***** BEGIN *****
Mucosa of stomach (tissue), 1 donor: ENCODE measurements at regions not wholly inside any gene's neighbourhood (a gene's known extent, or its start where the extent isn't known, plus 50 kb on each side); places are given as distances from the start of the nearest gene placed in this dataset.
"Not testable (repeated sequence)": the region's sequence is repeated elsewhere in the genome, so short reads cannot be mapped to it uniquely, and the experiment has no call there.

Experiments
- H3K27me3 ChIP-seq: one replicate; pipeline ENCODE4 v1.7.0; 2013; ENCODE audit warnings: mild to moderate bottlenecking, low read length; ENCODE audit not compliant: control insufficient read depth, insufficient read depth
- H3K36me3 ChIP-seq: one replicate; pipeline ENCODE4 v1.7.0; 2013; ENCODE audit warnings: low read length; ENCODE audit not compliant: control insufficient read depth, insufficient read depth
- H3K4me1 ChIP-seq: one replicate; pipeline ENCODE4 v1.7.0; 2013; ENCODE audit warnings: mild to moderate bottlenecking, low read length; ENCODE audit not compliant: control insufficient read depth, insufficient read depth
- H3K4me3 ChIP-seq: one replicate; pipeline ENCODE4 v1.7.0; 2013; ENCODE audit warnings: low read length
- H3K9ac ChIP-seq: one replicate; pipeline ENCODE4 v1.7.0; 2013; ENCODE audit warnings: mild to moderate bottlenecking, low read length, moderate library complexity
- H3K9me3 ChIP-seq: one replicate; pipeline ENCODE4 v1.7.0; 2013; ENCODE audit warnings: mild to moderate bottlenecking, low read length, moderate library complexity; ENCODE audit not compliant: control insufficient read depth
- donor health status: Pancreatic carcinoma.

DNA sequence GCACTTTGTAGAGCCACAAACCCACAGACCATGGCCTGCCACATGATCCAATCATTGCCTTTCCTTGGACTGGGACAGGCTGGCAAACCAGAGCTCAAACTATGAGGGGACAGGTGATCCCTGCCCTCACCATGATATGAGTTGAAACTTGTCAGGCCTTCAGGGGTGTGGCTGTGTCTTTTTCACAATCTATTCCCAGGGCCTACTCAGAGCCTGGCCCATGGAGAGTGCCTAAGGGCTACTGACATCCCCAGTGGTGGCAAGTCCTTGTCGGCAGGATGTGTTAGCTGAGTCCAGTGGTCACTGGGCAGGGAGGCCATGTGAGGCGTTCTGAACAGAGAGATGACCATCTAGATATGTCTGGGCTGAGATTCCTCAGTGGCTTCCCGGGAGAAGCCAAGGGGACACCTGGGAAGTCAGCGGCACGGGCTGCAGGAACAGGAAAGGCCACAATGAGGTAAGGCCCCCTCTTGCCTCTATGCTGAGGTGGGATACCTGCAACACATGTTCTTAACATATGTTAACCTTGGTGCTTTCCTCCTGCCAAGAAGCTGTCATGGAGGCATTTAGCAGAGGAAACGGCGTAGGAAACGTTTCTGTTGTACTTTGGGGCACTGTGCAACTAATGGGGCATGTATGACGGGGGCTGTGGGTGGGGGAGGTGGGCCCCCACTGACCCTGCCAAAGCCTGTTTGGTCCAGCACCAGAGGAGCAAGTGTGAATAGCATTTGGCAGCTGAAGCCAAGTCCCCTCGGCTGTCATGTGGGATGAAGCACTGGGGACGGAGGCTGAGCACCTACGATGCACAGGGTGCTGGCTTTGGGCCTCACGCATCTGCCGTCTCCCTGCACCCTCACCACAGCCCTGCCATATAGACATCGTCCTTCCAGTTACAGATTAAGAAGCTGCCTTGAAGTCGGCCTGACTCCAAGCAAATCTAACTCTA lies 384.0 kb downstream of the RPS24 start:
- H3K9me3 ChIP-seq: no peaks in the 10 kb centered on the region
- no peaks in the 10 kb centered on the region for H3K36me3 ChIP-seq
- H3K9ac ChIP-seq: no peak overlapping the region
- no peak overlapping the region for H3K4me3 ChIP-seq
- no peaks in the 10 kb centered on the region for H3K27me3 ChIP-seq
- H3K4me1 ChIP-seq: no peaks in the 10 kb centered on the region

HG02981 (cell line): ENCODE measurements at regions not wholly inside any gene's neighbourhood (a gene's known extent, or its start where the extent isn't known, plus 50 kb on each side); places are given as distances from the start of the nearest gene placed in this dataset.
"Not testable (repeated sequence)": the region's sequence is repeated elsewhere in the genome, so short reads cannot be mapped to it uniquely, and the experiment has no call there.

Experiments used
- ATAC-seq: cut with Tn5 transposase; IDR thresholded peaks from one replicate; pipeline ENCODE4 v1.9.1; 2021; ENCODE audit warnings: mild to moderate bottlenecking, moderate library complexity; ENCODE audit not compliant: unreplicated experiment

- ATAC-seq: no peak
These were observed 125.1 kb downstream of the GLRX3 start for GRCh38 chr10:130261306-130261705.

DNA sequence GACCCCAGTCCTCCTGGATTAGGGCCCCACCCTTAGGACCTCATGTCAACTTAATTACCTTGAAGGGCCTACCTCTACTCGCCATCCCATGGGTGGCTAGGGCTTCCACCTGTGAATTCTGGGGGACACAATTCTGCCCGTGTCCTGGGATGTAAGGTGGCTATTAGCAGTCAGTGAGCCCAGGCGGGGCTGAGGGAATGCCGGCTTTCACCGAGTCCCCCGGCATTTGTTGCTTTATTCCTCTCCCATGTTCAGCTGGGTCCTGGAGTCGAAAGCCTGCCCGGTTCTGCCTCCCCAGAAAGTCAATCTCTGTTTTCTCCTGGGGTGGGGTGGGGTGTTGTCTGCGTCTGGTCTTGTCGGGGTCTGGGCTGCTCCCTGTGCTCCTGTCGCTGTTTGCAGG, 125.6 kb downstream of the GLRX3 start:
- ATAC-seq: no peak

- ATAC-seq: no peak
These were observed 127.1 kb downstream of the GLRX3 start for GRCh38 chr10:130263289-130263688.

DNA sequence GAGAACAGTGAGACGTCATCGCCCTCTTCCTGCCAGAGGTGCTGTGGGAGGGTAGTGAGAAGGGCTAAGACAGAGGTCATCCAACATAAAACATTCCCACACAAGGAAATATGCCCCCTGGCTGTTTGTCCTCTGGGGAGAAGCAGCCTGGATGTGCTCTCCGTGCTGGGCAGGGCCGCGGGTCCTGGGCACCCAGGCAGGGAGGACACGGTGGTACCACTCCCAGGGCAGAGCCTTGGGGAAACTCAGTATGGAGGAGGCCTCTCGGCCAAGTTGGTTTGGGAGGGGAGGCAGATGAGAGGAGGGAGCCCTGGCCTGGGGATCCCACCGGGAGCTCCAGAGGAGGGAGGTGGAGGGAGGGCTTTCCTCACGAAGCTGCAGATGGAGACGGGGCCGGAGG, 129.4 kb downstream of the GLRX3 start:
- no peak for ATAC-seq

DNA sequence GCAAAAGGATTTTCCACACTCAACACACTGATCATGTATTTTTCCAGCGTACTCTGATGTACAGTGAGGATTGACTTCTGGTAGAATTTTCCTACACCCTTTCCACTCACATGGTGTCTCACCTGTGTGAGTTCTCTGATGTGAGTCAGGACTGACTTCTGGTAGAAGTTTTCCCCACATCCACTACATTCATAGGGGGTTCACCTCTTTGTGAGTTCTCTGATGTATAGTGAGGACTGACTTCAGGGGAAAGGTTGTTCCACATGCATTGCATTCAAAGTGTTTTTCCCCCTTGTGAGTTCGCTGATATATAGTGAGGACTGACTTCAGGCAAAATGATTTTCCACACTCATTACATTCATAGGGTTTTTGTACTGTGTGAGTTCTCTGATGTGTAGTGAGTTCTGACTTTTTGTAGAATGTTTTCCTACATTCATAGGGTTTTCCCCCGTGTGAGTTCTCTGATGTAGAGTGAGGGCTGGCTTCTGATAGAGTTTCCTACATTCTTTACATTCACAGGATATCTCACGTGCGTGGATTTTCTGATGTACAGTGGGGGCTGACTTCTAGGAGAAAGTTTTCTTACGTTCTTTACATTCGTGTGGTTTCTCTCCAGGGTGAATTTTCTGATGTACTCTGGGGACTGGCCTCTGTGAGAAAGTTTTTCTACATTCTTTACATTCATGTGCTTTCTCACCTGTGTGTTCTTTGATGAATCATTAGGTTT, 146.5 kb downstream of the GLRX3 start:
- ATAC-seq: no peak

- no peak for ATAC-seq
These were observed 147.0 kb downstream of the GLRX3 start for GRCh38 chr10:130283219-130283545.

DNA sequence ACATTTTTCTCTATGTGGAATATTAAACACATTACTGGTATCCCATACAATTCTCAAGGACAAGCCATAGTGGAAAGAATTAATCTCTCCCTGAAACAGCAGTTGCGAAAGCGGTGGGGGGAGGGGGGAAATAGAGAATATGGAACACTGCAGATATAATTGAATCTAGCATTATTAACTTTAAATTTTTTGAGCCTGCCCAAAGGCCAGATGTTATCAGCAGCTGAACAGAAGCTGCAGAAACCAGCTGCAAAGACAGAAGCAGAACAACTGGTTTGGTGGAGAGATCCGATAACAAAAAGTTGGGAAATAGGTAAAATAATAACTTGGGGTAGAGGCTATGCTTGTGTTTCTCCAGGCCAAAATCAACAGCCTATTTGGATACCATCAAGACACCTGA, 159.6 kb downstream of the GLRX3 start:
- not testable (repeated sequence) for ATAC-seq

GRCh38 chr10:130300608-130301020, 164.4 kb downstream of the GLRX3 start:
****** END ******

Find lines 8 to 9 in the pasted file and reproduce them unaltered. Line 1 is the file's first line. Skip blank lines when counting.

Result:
- H3K9ac ChIP-seq: one replicate; pipeline ENCODE4 v1.7.0; 2013; ENCODE audit warnings: mild to moderate bottlenecking, low read length, moderate library complexity
- H3K9me3 ChIP-seq: one replicate; pipeline ENCODE4 v1.7.0; 2013; ENCODE audit warnings: mild to moderate bottlenecking, low read length, moderate library complexity; ENCODE audit not compliant: control insufficient read depth